With a depth of production knowledge and experience acquired over 15 years in business, including a host of projects in the UAE, LarMac LIVE answered the call from LemonX in late September 2019. Only 10-weeks later, it was showtime.
Company co-founder Ian Greenway explained: “The backbone to our business is multi-artist, multi-stage shows - largescale festivals and TV shows. We like to think that we know how to keep multiple artists and stakeholders happy, usually in very changeable environments, and all of these skills were used like never before here.”
Spread over five stages – ranging from the 2,000-capacity Saudi Beast to the 45,000-capacity Big Beast – the festival was held on a piece of ‘blank canvas’ land just outside the capital city. The country has very limited technical entertainment resources, so LarMac LIVE coordinated the site-wide production and artist management effort with a streamlined pool of trusted suppliers.
“We actually ended up simplifying our supply chain as much as possible in partnership with Sela, locally assisting with procurement,” revealed Greenway. “PRG very quickly became the go-to company for lights and video, with audio equipment coming out of their German office. This was a real no brainer, primarily because we were using a lot of very few fixtures - it’s EDM after all - and so sourcing the assets was a huge factor in this decision. PRG also comes with a support structure and a special projects team like no other.”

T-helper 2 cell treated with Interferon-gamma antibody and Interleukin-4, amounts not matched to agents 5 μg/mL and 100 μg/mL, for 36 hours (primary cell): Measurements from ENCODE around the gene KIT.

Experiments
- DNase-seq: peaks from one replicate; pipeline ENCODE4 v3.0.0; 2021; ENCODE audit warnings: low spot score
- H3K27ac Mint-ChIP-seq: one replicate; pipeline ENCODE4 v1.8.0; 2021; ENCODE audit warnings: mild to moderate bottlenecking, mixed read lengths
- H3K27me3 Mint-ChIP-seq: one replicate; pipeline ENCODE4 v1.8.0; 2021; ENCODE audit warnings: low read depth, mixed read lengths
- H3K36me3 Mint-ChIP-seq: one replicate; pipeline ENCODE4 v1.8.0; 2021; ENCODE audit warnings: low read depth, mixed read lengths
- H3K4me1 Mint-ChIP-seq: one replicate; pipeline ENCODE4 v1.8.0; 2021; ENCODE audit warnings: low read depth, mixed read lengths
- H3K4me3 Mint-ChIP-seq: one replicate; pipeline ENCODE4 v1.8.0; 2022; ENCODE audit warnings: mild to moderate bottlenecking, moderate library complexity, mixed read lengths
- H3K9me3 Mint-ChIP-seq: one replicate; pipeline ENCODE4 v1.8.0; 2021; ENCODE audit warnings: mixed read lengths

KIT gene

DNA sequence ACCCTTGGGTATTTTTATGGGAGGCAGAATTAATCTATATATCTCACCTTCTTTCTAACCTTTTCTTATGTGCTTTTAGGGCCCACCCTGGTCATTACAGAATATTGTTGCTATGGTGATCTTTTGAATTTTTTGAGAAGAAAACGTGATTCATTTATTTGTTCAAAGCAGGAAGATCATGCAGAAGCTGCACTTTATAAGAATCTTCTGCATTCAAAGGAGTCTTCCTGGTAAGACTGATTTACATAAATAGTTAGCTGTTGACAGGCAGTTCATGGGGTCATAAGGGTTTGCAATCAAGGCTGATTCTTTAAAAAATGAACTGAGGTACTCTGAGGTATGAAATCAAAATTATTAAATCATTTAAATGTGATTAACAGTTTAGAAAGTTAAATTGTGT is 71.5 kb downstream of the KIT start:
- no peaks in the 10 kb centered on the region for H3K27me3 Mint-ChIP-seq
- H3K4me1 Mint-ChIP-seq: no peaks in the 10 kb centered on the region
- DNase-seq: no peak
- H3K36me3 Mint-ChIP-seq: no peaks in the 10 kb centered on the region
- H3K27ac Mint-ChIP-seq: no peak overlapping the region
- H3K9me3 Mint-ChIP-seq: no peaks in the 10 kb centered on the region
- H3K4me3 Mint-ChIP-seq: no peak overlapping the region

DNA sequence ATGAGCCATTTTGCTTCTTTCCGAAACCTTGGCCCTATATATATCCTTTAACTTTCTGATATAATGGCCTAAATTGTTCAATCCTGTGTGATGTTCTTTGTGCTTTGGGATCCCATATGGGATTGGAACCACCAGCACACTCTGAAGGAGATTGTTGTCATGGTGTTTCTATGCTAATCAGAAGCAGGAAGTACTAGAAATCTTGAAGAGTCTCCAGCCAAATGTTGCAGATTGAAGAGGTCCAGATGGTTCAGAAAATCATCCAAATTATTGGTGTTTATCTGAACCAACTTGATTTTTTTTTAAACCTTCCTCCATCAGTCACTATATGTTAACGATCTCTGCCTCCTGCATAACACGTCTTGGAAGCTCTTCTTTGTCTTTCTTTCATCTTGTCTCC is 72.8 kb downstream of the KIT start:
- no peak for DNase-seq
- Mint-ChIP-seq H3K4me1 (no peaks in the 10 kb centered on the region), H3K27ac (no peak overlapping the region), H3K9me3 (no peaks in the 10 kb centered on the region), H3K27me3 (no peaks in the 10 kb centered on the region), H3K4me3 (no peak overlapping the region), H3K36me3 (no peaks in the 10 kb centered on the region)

Auditoria was then well-placed within the production as the event’s audio design vendor, working in close partnership with LarMac LIVE.
BPM SFX was selected as the special effects supplier, due to a solid working relationship and the company being “uniquely placed in the dance world.” Lighting and video design came from High Scream, Phixion was brought onboard for scenic design, and staging was supplied by various local companies.
The LarMac LIVE team faced some significant challenges; the entire site had to be created from scratch, meaning a standard workflow was off the cards. Greenway said: “Going from A to B to C just wasn’t possible here but using our usual pool of world-class talent, from design through to delivery, makes these jobs possible. Everyone knows how each other works and were able to fast track the process.”
There was also the small task of everything being flown (apart from staging) in the weeks before Christmas. “We were up to four 747s of freight, plus all of our dangerous goods - there was one plane of pyro explosives alone,” recalled Greenway. “Time did beat us here to start with, we just couldn’t find commercial cargo space due to the holidays, but with the support of the Royal Saudi Airforce we did a convoy of gear out of East Midlands Airport and were able to beat all of our deadlines.”
When the festival opened on 19th December, attendees were treated to three days of music, arts and culture – a mix of local and international talent that added up to the largest event of its kind to be held in the country. Greenway reflected: “It simply wouldn’t have got off the ground anywhere else in the world or without the passion of LemonX and Lutma, the Saudi-based promoter, or indeed the incredible levels of finish from the local delivery partner Sela. What we all collectively achieved still amazes me.
“This is, we hope, the first of many Beasts – it definitely takes more than one show to develop a scene, especially in dance, but Saudi is so hungry for this kind of culture that we’re really excited about their world-stage growth. In my three months experience of the country, I’m genuinely impressed by what they’re delivering and the talent they’re enticing over. Of course, it comes at a premium, but with the right knowledge a maturing market like Saudi could become a huge world hub for entertainment in practically no time at all.”